# Wp3: Lexical Replacement

There are several impressive taxonomies that lists types of lexical replacement processes (Ullman, 1957), but these are mainly descriptive and make little attempt to predict what kind of lexical change might happen for a given concept. Some proposed general hypotheses are that nouns are replaced more readily than verbs, that more frequent words are insulated from replacement (Pagel et al., 2007) and that rich synonym networks speed up replacement (Vejdemo and Hörberg, 2016), hypotheses that we can investigate using quantitative approaches on large scale, diachronic text upon completion of this project.

Previous work on automatic detection of lexical replacement has been very limited and mainly focused on named entity changes. The interest has mostly been from an information retrieval (IR) perspective (Anand et al. (2012); Berberich et al. (2007, 2009); Morsy and Karypis (2016)). Kanhabua and Nørvåg (2010) find semantically related named entities using Wikipedia links, limiting the method to modern, common domain entities and evaluate indirectly in an IR setting. Kaluarachchi et al. (2010) propose to find named entities via linked verbs that relate over time, referring the problem to diachronic linking of verbs. These attempts are computationally expensive, as they require recurrent computations because the target time is unknown beforehand.

In our previous work, Tahmasebi et al. (2012), we rely on bursts in frequency to detect time periods in which we search for name change thus eliminating recurrent computation. In all work, changes are only found pairwise, senses are not differentiated and there is no validity period associated with each name. By finding word replacements after having found word sense changes, we can generalize beyond names and overcome many of these obstacles.

## The plan

Automatic detection of lexical replacements over time has only previously targeted named entities. Previous work like Zhang et al. (2016) and Berberich et al. (2009) have used word context rather than sense information, which is suitable for (unambiguous) named entities but not for words in general. Contrary to word sense change, we are targeting senses that are stable over time, so we require the induced senses to exhibit only minor variation to represent the same underlying sense. The problem requires (i) deriving word senses; (ii) tracking word senses over time; and (iii) linking words to word senses to find a word that has been used to replace another for a given sense (not necessarily for all senses of a word).

We will investigate multi-sense embeddings for labeling, extend current word pairs to create chains of change, e.g. ipod $\xleftarrow[2012-2001]{}$ mp3 player $\xleftarrow[2001-1996]{}$ minidisc $\xleftarrow[1996-1992]{}$ discman $\xleftarrow[1984-1979]{}$ walkman for the word sense of mobile music player; and assign validity periods for follow up applications (e.g., Information retrieval) and understanding. We will analyze systematic errors to automatically reduce false positives, e.g., ear phones, tape, disc, Sony, Apple for the above, thus rendering the results useless.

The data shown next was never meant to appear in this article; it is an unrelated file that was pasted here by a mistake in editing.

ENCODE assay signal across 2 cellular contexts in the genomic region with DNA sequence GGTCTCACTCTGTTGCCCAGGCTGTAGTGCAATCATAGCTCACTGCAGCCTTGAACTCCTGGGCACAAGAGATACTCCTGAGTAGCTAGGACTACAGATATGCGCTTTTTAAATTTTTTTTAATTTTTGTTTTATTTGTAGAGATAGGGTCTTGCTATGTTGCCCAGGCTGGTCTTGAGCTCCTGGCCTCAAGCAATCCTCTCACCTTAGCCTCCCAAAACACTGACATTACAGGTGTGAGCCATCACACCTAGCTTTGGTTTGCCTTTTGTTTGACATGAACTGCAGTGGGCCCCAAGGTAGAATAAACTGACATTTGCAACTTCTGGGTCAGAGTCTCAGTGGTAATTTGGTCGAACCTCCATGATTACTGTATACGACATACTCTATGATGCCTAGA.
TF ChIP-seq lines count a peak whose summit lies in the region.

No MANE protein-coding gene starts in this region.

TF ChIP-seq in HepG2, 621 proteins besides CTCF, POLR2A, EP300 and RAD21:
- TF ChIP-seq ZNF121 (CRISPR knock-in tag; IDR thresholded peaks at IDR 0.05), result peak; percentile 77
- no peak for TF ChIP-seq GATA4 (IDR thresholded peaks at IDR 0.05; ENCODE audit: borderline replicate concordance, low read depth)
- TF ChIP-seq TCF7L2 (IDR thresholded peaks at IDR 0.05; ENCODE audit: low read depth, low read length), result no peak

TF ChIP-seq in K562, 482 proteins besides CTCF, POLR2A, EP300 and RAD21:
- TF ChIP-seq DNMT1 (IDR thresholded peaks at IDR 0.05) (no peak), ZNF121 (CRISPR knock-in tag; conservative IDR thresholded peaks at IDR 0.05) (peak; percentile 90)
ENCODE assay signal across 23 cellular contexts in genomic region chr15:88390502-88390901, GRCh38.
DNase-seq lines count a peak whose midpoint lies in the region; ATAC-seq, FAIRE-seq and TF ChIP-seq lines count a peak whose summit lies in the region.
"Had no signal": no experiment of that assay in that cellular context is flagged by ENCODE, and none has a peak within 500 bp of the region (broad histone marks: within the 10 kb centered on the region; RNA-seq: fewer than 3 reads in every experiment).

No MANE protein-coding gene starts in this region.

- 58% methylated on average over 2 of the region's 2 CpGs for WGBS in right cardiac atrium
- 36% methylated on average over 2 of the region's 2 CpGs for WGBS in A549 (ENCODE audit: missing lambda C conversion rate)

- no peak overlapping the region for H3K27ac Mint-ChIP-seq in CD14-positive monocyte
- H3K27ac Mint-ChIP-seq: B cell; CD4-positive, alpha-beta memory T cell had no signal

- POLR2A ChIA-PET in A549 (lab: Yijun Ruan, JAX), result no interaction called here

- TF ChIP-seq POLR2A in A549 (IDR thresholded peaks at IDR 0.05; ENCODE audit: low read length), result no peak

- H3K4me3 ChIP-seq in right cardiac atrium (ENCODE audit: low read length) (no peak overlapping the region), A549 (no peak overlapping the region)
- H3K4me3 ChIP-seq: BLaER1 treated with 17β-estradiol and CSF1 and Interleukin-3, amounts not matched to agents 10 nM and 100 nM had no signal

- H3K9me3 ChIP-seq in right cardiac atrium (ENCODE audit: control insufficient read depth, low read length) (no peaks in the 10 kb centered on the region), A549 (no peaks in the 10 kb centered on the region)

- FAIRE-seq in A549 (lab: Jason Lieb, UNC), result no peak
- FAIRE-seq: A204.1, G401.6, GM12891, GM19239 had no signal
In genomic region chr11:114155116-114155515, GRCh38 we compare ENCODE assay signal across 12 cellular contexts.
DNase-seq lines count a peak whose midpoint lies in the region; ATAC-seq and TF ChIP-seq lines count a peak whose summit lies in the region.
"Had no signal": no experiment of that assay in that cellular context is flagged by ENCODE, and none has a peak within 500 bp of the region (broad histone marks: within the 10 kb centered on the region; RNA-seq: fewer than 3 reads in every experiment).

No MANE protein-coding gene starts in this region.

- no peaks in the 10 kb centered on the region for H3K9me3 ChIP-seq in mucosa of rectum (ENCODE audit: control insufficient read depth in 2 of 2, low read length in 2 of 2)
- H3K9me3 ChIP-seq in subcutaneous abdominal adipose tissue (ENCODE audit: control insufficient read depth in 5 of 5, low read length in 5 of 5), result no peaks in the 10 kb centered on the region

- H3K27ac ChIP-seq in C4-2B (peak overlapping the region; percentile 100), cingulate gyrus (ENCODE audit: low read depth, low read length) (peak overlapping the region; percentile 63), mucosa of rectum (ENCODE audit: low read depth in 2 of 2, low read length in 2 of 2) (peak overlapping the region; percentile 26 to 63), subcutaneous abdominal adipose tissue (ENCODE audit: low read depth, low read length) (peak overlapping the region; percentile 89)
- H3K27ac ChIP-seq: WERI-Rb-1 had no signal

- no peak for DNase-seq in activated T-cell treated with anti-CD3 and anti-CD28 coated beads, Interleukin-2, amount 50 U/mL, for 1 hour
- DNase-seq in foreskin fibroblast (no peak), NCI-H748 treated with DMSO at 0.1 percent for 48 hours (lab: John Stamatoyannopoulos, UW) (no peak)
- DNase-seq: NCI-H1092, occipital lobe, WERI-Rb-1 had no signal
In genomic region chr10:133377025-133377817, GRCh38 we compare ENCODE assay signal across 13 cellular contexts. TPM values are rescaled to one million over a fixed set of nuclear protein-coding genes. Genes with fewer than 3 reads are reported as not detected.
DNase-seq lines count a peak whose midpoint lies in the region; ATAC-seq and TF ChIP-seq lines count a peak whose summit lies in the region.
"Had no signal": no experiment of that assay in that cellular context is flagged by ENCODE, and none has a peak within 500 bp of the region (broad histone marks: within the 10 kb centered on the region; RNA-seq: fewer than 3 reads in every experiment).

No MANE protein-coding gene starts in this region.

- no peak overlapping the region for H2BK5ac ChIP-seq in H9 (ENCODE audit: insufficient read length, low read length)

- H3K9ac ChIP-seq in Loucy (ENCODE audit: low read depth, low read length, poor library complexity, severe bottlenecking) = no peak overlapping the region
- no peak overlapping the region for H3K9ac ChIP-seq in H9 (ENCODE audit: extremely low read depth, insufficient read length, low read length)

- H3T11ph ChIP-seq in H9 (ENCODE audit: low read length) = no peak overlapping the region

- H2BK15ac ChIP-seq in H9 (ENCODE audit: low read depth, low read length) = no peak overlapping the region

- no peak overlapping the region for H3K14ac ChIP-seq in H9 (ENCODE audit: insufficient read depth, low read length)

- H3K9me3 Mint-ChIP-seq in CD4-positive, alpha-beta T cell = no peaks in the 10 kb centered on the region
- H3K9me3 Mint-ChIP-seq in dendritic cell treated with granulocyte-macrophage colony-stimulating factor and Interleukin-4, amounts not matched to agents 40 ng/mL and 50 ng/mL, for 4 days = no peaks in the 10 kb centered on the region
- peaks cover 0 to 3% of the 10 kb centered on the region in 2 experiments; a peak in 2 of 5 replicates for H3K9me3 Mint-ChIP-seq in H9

Non-automatic research is producing interesting hypotheses on word replacement, identifying replacement affecting factors such as frequency (Pagel et al., 2007) and synonym network density (Vejdemo and Hörberg, 2016) but much of this is based on small over-used databases of core vocabulary. We will address these hypotheses with large, diachronic datasets.

For research on language change in general, we will investigate methods to link semantic change and lexical replacement changes (as well as spelling variations) to present all changes to a word and other words in its semantic field, in a scrollable and clickable map with links to relevant text passages, with the aim that it should be understandable and searchable.

## References

A. Anand, S. Bedathur, K. Berberich, and R. Schenkel. Index maintenance for time-travel text search. In SIGIR, 2012.
K. Berberich, S. Bedathur, T. Neumann, and G. Weikum. A time machine for text search. In SIGIR, 2007.
K. Berberich, S. J. Bedathur, M. Sozio, and G. Weikum. Bridging the Terminology Gap in Web Archive Search. In WebDB’09 workshop, 2009.
A. C. Kaluarachchi, A. S. Varde, S. J. Bedathur, G. Weikum, J. Peng, and A. Feldman. Incorporating terminology evolution for query translation in text retrieval with association rules. In CIKM, 2010.
N. Kanhabua and K. Nørvåg. Exploiting time-based synonyms in searching document archives. In JCDL, 2010.
S. Morsy and G. Karypis. Accounting for language changes over time in document similarity search. Trans. on Information Systems, 35(1):1, 2016.
M. Pagel, Q. D. Atkinson, and A. Meade. Frequency of word-use predicts rates of lexical evolution throughout IndoEuropean history. Nature, 449:717–720, 2007.
N. Tahmasebi, G. Gossen, N. Kanhabua, H. Holzmann, and T. Risse. NEER: An Unsupervised Method for Named Entity Evolution Recognition. In COLING, 2012.
S. Ullman. The principles of semantics. Blackwell Publishers, Oxford, 1957.
S. Vejdemo and T. Hörberg. Semantic Factors Predict the Rate of Lexical Replacement of Content Words. PLOS ONE, pages 1–15, Jan. 2016.
Y. Zhang, A. Jatowt, S. S. Bhowmick, and K. Tanaka. The past is not a foreign country: Detecting semantically similar terms across time. KDE, 2016.